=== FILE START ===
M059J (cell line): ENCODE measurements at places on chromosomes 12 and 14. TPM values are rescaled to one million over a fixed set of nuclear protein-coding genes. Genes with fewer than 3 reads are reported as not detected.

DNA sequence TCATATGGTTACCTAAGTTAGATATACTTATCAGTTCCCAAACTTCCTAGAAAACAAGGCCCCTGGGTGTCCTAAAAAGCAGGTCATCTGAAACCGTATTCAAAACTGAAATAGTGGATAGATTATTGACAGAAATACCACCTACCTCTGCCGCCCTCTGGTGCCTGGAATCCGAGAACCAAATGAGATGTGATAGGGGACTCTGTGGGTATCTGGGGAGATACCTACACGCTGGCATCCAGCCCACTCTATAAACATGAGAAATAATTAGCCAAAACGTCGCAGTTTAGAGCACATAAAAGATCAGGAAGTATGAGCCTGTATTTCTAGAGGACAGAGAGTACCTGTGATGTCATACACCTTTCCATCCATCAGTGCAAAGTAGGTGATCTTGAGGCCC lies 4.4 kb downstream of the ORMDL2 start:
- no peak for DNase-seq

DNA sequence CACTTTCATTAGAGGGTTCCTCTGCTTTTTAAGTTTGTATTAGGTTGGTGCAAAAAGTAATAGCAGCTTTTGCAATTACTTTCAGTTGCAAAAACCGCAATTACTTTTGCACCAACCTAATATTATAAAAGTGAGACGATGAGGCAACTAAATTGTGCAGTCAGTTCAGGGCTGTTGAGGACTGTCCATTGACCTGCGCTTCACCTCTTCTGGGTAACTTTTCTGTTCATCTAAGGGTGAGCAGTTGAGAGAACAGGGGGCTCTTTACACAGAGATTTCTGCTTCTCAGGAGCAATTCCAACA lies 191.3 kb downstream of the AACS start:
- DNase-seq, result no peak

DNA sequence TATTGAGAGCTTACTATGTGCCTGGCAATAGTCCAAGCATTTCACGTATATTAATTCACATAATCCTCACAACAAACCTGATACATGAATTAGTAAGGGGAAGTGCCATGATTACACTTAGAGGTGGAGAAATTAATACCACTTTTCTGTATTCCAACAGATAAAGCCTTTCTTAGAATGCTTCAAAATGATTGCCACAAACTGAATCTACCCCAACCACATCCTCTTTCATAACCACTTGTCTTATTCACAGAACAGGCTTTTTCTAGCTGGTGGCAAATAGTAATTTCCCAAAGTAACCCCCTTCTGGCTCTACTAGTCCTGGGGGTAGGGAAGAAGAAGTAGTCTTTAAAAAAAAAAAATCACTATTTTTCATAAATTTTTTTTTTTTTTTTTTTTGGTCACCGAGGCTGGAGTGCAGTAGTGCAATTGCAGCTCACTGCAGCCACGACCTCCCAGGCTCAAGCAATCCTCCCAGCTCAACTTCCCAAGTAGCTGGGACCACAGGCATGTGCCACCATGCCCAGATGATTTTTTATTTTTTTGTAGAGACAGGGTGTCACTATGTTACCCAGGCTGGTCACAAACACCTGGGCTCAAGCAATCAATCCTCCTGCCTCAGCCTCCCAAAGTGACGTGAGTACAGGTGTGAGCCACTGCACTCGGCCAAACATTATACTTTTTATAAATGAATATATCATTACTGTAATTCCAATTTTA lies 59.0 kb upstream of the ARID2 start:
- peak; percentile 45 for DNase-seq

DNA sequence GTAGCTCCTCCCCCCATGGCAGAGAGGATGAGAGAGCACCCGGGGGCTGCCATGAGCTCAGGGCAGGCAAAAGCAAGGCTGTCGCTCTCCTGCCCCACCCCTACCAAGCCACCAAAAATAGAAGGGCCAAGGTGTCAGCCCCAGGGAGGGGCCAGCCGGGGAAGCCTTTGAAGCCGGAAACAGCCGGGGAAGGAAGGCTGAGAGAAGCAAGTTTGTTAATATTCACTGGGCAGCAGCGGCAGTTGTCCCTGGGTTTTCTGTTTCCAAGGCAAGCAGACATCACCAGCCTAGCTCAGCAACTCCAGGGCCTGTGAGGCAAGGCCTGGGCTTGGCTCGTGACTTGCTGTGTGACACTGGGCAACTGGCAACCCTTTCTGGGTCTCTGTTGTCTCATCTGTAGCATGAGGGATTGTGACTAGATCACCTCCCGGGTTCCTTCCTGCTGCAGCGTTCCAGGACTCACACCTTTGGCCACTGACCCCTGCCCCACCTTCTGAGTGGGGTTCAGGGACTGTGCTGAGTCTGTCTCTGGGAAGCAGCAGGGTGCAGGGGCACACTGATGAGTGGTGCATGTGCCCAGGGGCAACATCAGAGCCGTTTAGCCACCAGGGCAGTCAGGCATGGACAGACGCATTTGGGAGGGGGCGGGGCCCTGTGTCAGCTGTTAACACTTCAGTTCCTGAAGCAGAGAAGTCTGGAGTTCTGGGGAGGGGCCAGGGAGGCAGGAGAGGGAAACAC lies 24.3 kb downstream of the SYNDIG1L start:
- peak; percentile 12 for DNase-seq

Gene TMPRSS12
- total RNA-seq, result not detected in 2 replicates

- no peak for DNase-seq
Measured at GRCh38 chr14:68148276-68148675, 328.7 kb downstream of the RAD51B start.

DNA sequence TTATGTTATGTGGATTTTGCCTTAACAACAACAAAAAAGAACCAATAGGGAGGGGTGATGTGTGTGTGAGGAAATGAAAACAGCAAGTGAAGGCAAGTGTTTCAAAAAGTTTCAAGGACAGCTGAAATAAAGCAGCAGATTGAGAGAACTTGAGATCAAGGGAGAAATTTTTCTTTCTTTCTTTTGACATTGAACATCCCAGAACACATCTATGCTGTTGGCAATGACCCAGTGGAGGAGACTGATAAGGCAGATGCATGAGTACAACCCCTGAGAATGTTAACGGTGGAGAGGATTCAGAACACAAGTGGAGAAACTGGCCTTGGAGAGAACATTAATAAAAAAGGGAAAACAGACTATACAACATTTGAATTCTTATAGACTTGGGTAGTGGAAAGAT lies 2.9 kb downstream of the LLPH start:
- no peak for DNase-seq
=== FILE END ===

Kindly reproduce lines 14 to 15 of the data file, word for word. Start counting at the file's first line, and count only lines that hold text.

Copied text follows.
DNA sequence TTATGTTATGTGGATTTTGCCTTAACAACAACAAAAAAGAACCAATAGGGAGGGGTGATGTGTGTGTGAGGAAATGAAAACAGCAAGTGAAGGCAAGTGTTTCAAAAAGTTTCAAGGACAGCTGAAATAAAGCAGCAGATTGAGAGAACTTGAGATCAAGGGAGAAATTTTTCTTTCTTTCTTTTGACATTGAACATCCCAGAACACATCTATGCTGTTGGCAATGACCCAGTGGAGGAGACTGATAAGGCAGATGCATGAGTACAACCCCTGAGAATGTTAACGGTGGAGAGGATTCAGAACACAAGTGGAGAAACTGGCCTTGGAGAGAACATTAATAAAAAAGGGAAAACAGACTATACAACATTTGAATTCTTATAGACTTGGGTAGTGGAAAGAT lies 2.9 kb downstream of the LLPH start:
- no peak for DNase-seq